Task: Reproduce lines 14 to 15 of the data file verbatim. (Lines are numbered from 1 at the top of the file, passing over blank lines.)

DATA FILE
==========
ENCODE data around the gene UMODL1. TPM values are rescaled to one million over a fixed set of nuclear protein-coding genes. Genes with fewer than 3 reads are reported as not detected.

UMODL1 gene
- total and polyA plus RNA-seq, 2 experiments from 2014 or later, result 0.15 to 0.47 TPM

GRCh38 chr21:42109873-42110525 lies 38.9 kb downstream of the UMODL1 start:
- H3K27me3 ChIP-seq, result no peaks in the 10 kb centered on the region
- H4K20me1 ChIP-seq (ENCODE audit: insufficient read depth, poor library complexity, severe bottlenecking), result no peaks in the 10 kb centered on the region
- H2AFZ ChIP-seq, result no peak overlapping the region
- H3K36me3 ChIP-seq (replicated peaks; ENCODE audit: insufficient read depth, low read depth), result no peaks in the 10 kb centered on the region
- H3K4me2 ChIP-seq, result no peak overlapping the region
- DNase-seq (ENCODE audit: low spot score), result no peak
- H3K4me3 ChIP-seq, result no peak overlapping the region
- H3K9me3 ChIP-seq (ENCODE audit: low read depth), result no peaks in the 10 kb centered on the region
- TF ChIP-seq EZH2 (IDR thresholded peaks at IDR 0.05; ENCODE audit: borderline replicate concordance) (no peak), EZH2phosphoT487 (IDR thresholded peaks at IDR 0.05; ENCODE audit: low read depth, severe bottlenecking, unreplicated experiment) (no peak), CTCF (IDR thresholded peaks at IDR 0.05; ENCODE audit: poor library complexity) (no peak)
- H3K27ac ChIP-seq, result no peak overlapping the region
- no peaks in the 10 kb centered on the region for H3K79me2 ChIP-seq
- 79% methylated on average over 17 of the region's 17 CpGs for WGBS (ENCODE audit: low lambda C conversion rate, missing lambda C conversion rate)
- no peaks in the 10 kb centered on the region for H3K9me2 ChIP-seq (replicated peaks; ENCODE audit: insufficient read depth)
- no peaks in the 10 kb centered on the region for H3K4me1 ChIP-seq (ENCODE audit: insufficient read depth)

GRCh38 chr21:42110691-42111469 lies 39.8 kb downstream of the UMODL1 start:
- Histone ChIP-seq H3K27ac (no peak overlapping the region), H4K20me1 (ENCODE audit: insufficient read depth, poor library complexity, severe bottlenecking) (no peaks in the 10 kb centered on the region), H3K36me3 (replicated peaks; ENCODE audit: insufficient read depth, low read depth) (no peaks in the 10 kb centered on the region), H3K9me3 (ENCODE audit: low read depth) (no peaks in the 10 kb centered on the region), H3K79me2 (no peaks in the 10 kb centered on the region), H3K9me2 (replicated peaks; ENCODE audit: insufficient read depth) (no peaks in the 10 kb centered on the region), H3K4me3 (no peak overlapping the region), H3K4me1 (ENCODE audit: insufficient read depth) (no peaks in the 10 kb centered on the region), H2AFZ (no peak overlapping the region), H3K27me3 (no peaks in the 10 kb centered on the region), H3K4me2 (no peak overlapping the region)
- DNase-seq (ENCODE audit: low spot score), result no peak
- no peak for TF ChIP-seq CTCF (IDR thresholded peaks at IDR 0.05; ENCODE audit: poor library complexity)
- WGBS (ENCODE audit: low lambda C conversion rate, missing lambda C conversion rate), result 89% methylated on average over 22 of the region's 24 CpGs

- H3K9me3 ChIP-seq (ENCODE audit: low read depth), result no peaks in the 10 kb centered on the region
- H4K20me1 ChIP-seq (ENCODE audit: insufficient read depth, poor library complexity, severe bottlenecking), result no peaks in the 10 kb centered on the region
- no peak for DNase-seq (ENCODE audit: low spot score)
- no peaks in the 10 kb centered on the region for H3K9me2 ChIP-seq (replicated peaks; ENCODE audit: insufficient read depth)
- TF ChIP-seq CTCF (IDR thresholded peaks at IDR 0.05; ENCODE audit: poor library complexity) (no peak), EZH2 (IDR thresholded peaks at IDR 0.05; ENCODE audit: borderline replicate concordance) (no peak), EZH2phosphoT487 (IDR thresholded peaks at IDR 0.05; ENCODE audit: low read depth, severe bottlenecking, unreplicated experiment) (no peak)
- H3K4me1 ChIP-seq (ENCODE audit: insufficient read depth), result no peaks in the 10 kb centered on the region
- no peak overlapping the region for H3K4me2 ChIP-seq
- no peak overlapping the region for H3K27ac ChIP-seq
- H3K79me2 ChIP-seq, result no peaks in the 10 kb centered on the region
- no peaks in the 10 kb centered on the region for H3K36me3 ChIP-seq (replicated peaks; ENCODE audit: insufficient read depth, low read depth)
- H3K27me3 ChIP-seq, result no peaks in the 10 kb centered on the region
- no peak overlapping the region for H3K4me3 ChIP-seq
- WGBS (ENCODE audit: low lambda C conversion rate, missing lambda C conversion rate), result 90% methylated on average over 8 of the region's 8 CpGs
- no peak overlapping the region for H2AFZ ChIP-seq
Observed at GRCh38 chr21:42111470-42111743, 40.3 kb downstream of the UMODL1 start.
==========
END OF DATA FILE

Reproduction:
- H3K27ac ChIP-seq, result no peak overlapping the region
- no peaks in the 10 kb centered on the region for H3K79me2 ChIP-seq